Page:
Reagents required for DNA isolation includes, CTAB Extraction buffer consisting of 2% (w/v) CTAB; 20mM EDTA, pH 8.0; 100mM Tris-HCl, pH 8.0 and 1.4 M NaCl , CTAB / NaCl solution comprising of 10% (w/v) CTAB and 0.7M NaCl, CTAB precipitation solution of 1% (w/v) CTAB; 50mM Tris-HCl, pH 8 and 10mM EDTA, pH 8.0. Random primers mentioned in Table 1, were obtained from Sigma – Aldrich, (Chennai, India).
DNA was isolated from fresh samples using modified Cetyl Trimethyl Ammonium Bromide (CTAB) extraction method.[14,15] Briefly, 0.5g of fresh leaf tissue was ground into a fine power using liquid nitrogen, and freshly prepared extraction buffer containing 3% (w/v) PVP and 2% (v/v) mercaptoethanol was added and the mixture incubated for 30 min at 65°C. After cooling to room temperature, an equal amount of chloroform -isoamyl alcohol (CI) (24:1) was added and samples were to the mixture and centrifuged at 10,000 rpm using an Eppendorf refrigerated centrifuge, for 10min at 25°C. Supernatant was treated with CTAB/NaCl soln at 65 °C and again treated with CI (24:1) after centrifugation. DNA was precipitated using CTAB precipitation solution at 65°C. The pellet thus acquired after centrifugation at 2,700 rpm for 5 min was washed using 80% and 100% ethanol and re-suspended in TE Buffer. DNA concentration was determined spectrometrically by measuring the absorbance at 260nm and 280nm. 1.4% Agarose gel was also used to determine DNA concentration by comparing the band intensities using Lambda DNA marker.
Figure 1: Geographical distribution of places from where the plant samples were collected
PCR for RAPD
Eight random decamer primers, OPA01, OPA02, OPA04, OPA08, OPA11, OPC13, OPC14 and OPC15 were used. Isolated DNA was used as a template (50ng – 2.0µl) for PCR reactions carried out in 25µl tubes containing: 8.0µL Primer (2µM/µl), 5.0µl 10X Buffer, 5.0µl 2mM dNTP mix, 0.5µl Taq DNA Polymerase and 6.5µl sterilized distilled water. Samples were subjected to an initial temperature of 94 °C for 5 min, followed by 45 cycles (denaturation at 94 °C for 40 sec, annealing temperature of 36 °C for 30 sec and elongation of 72 °C for 90 sec) and a final extension of 72 °C for 5 min. Amplified products were resolved by electrophoresis using 1.8% agarose gels in 1X TAE buffer with 0.5µg/ml ethidium bromide for 2-3 hrs at 60-80 volts. Fractionated DNA bands were viewed under UV light using a UV trans-illuminator and photographed.
RAPD Data analysis
The presence of DNA bands was recorded as 1 whereas absence of band as 0. Smeared bands were not included. Therefore the percentage of polymorphism was determined via the ratio of similarity to dissimilarity of band patterns. The data obtained was used to construct a dendrogram using Phylip 3.69 software, to generate a phylogenetic tree,  for cluster analysis using UPGMA (Unweighted pair group method with arithmetic average).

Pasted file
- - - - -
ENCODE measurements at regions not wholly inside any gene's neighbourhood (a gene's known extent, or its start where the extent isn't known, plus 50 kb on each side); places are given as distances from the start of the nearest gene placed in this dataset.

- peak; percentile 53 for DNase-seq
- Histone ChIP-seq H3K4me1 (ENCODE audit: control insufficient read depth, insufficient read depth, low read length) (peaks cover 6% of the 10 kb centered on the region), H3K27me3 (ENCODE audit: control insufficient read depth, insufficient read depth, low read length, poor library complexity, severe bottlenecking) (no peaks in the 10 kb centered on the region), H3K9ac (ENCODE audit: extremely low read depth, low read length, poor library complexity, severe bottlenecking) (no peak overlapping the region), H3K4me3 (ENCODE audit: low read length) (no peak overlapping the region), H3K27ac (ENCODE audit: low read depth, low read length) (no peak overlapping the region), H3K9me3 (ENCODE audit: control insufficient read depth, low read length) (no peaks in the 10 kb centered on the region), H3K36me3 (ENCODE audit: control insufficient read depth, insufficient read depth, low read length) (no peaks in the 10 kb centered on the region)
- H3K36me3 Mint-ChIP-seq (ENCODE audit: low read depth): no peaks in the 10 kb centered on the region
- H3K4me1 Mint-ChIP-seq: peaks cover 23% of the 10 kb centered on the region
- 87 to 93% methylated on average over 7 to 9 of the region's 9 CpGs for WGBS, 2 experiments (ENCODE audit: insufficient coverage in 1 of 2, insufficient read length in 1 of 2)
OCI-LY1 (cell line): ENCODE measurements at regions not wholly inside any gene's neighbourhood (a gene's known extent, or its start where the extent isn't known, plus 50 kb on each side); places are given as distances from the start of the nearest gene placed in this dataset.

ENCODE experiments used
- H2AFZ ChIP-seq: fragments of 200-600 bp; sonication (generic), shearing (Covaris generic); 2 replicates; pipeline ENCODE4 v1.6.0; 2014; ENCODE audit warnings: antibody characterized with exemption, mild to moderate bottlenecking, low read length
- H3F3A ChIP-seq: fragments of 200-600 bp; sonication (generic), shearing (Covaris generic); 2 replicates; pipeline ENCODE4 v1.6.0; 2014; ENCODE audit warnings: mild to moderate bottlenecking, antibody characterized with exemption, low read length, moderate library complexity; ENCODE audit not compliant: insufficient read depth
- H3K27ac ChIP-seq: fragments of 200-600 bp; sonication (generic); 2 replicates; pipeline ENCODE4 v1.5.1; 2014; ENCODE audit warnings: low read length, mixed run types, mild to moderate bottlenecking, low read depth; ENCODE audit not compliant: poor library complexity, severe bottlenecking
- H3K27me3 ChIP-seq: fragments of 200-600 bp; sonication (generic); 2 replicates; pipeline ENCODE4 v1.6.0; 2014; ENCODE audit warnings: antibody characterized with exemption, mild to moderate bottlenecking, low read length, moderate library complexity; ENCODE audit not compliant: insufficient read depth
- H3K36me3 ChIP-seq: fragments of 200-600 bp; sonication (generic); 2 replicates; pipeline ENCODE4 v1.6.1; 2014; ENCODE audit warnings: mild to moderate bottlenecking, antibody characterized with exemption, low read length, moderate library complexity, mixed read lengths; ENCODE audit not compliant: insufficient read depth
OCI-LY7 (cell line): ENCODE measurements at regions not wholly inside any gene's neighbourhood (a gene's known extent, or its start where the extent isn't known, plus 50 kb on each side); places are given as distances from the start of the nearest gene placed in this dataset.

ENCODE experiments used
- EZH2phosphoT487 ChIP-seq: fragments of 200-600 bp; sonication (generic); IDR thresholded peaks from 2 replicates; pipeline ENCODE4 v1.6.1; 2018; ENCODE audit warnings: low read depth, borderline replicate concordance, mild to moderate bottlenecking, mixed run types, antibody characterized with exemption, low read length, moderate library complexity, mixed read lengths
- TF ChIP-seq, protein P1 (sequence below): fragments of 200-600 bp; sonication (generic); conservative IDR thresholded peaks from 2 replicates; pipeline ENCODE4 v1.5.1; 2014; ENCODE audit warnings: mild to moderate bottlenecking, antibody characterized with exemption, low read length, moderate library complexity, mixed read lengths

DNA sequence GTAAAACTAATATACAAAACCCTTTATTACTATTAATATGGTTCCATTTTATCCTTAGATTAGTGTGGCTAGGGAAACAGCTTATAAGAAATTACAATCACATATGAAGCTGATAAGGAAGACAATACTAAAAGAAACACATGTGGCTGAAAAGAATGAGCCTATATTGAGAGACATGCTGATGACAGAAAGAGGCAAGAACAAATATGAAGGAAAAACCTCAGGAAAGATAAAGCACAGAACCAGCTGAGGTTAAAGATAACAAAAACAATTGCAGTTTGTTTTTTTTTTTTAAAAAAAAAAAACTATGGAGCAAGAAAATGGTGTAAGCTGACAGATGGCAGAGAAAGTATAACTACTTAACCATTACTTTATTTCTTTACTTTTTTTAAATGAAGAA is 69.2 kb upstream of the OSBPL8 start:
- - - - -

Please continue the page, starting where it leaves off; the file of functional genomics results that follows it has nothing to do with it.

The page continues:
Table 1: Sequences of the decamer primers used for RAPD profiling
Only two of the primers used in this study (OPC13 and OPC15) led to DNA amplification. The OPC15 primer yielded a variety of bands while primer OPC13 primer produced a single band from all samples. Thus for further studies banding patterns of OPC15 primer were analysed. Here the number of polymorphic fragments ranged from 603 bp to 6557 bp (Figure 2) and polymorphism was found to be 29.41%. A total of 51 bands were observed. Samples from Madurai and Chennai showed 0% polymorphism while other samples showed 20% -47% polymorphism (Table 2). RAPD PCR results were analyzed using UVP Bioimaging, VisionWork LS Analysis Software. The amplified bands were used to generate a dendrogram (Figure 3), based on UPGMA (Unweigthed Pair Group Method with Arithmetical Mean) analysis with Jaccard’s similarity co-efficient to calculate the genetic distance among the 6 samples. Thus two clusters were observed. Cluster I which consisted of sample C6 alone with a genetic distance of 0.576 and Cluster II which consisted of samples C2, C4, C5, C1 and C3. However Cluster II further shows two sub-clusters showing a high rate of similarity among samples C2 and C4 with a genetic distance of 0.100 and among samples C5, C1 and C3 with a genetic distance of only 0.143 between C1 and C3.
Figure 2: RAPD pattern obtained with primer OPC15, M-λDNA marker, Lanes: 1 -C1, 2 -C2, 3 -C3, 4 -C4, 5 -C5, 6 -C6.
Numerous plant species have been identified using RAPD analysis. In the present study numerous RAPD DNA markers were generated per for all 6 isolates. This simple technique permits genetic diversity to be identified in terms of the presence or absence of the number of bands.  Thus RAPD analysis is a useful diagnostic tool for population strains at the species level,[20,21] or in the construction of SCAR markers.